View details for DOI 10.1039/d2nr06129e
View details for PubMedID 36625323
Palette of Rechargeable Mechanoluminescent Fluids Produced by a Biomineral-Inspired Suppressed Dissolution Approach.
Journal of the American Chemical Society
Mechanoluminescent materials, which emit light in response to mechanical stimuli, have recently been explored as promising candidates for photonic skins, remote optogenetics, and stress sensing. All mechanoluminescent materials reported thus far are bulk solids with micron-sized grains, and their light emission is only produced when fractured or deformed in bulk form. In contrast, mechanoluminescence has never been observed in liquids and colloidal solutions, thus limiting its biological application in living organisms. Here, we report the synthesis of mechanoluminescent fluids via a suppressed dissolution approach. We demonstrate that this approach yields stable colloidal solutions comprising mechanoluminescent nanocrystals with bright emissions in the range of 470-610 nm and diameters down to 20 nm. These colloidal solutions can be recharged and discharged repeatedly under photoexcitation and hydrodynamically focused ultrasound, respectively, thus yielding rechargeable mechanoluminescent fluids that can store photon energy in a reversible manner. This rechargeable fluid can facilitate a systemically delivered light source gated by tissue-penetrant ultrasound for biological applications that require light in the tissue, such as optogenetic stimulation in the brain.
View details for DOI 10.1021/jacs.2c06724
View details for PubMedID 36190898
A biomineral-inspired approach of synthesizing colloidal persistent phosphors as a multicolor, intravital light source.
2022; 8 (30): eabo6743
Many in vivo biological techniques, such as fluorescence imaging, photodynamic therapy, and optogenetics, require light delivery into biological tissues. The limited tissue penetration of visible light discourages the use of external light sources and calls for the development of light sources that can be delivered in vivo. A promising material for internal light delivery is persistent phosphors; however, there is a scarcity of materials with strong persistent luminescence of visible light in a stable colloid to facilitate systemic delivery in vivo. Here, we used a bioinspired demineralization (BID) strategy to synthesize stable colloidal solutions of solid-state phosphors in the range of 470 to 650 nm and diameters down to 20 nm. The exceptional brightness of BID-produced colloids enables their utility as multicolor luminescent tags in vivo with favorable biocompatibility. Because of their stable dispersion in water, BID-produced nanophosphors can be delivered systemically, acting as an intravascular colloidal light source to internally excite genetically encoded fluorescent reporters within the mouse brain.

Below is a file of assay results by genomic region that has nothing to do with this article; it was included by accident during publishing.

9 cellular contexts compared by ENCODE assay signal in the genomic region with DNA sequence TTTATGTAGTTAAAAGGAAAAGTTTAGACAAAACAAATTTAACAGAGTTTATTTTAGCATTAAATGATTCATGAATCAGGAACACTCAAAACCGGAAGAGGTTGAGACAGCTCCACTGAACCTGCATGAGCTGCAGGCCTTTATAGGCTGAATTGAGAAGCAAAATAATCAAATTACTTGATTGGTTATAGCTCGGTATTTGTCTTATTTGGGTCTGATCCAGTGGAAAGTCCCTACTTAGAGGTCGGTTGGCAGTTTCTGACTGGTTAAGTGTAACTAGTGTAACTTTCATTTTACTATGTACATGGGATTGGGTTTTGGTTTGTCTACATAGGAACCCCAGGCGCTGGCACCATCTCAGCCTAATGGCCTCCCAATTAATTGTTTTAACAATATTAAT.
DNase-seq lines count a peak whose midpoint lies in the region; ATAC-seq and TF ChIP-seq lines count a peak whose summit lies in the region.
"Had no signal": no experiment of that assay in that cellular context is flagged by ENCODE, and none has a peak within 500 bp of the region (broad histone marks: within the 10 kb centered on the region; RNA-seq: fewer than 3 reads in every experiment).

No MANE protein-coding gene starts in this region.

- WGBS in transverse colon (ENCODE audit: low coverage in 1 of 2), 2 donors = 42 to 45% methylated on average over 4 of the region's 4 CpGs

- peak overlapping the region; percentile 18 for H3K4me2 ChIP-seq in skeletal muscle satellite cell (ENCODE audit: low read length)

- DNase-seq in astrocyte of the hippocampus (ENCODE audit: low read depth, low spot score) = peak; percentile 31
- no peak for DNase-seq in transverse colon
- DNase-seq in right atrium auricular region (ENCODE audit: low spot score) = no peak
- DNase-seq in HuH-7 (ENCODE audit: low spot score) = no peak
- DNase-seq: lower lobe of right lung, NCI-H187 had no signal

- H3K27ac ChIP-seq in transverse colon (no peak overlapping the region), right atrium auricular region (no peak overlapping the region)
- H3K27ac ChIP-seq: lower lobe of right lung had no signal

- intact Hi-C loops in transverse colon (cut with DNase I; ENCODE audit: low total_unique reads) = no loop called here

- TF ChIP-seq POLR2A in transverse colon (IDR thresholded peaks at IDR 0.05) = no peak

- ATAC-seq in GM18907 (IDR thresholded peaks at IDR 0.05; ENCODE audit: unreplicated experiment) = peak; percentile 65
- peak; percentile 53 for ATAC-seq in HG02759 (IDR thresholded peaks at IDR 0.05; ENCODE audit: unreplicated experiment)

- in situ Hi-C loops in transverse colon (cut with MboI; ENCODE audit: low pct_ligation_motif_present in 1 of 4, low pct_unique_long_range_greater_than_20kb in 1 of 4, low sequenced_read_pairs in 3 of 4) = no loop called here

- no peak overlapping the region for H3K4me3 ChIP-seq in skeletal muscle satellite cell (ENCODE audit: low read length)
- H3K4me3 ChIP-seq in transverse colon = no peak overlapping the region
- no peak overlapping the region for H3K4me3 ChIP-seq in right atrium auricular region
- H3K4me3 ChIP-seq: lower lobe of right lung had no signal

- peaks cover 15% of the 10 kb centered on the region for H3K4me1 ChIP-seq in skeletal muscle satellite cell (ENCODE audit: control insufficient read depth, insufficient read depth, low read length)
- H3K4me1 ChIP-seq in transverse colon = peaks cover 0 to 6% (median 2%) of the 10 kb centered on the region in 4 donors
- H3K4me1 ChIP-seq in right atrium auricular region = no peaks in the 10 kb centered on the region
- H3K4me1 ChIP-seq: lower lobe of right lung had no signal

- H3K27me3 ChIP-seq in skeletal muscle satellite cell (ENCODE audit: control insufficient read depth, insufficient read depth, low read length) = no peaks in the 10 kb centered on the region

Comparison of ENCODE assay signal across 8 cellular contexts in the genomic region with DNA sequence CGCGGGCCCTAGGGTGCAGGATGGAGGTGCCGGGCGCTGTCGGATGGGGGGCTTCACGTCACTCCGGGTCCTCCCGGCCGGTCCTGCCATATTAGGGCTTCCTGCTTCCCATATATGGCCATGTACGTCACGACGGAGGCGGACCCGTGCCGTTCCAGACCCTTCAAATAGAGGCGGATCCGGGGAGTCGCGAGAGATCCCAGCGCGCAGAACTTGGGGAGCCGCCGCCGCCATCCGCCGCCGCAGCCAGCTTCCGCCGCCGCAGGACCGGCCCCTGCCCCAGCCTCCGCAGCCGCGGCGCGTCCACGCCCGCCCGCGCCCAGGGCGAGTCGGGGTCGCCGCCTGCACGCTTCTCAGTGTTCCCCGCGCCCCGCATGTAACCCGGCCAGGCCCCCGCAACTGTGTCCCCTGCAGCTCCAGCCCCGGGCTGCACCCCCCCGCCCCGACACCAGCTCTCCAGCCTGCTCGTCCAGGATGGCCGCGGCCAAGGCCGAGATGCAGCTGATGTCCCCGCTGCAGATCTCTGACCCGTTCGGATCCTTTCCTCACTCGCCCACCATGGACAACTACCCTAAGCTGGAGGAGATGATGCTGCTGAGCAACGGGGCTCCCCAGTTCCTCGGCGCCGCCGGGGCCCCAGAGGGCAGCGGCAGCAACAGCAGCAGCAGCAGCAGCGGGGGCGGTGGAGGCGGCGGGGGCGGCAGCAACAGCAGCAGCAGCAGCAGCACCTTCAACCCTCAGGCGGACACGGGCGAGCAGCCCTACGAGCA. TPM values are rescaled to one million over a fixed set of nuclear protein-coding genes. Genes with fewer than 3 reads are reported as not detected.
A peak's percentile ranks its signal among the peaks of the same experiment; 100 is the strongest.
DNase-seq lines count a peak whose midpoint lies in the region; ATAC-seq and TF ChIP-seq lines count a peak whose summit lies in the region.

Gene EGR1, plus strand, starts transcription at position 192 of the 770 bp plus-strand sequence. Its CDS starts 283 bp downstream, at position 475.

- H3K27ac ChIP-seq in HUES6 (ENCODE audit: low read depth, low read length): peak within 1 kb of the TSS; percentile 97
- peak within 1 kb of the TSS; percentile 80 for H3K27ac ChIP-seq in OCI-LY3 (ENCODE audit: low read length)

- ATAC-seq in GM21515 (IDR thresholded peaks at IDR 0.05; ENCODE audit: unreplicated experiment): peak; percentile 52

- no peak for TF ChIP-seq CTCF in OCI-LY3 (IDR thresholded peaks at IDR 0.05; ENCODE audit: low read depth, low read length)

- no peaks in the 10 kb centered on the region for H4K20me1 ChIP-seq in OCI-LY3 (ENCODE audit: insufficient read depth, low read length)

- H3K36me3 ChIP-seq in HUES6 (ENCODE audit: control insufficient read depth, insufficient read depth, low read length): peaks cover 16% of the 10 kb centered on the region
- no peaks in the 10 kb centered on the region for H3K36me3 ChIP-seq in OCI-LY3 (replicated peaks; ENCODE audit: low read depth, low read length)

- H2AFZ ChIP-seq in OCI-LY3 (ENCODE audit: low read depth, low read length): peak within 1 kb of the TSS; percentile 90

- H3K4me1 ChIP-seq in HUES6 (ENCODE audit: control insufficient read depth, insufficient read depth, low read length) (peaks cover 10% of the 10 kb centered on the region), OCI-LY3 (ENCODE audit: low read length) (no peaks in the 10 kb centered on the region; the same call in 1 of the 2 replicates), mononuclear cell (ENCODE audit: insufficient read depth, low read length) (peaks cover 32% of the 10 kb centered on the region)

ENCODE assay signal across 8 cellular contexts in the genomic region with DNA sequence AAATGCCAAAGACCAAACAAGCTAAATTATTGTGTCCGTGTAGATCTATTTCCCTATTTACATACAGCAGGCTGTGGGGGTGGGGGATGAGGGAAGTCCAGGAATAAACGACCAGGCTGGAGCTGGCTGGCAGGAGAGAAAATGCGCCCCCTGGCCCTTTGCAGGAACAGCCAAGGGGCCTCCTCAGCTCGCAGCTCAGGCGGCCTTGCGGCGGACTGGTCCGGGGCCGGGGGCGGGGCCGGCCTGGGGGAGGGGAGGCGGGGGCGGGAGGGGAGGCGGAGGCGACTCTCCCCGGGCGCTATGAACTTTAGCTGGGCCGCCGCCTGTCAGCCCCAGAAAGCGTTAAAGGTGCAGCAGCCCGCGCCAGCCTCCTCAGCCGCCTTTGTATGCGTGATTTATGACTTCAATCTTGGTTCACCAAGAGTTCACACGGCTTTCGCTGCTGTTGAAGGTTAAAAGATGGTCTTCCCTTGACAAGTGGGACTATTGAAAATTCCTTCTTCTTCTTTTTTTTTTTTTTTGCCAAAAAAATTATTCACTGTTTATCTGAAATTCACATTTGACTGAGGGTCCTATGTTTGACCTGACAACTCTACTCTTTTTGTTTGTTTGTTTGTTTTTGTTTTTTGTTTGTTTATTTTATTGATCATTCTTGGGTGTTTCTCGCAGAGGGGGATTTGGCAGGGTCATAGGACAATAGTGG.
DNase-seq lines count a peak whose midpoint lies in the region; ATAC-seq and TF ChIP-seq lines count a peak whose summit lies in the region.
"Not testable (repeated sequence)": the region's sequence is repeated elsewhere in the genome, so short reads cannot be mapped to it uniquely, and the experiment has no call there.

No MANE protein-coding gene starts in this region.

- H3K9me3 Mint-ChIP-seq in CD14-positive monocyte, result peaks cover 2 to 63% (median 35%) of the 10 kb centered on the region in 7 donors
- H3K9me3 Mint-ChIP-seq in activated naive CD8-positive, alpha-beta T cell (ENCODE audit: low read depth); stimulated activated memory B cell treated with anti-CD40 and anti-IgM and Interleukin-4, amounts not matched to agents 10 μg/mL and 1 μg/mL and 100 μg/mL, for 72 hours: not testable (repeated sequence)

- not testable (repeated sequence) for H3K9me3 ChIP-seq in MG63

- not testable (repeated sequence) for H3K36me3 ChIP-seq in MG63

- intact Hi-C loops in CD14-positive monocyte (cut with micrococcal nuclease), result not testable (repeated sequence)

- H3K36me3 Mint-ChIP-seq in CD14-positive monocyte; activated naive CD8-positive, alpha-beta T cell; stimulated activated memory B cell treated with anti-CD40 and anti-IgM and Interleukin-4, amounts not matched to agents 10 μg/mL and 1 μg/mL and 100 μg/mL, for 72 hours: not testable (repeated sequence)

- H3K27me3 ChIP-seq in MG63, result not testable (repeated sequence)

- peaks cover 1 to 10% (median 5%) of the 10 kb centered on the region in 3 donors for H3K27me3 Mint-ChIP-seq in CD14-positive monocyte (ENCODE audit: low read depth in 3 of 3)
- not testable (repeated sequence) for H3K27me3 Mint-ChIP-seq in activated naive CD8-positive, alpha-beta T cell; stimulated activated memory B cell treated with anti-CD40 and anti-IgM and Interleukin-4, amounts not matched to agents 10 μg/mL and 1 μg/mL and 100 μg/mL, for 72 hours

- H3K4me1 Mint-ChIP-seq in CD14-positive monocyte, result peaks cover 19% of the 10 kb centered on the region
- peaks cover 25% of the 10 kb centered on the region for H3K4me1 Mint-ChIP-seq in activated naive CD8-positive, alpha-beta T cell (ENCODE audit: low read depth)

View details for DOI 10.1126/sciadv.abo6743
View details for PubMedID 35905189
Development of Rotational Incremental Hammering Process for Porous Metals
11th International Conference on Porous Metals and Metallic Foams (MetFoam 2019)
View details for DOI 10.1007/978-3-030-42798-6_3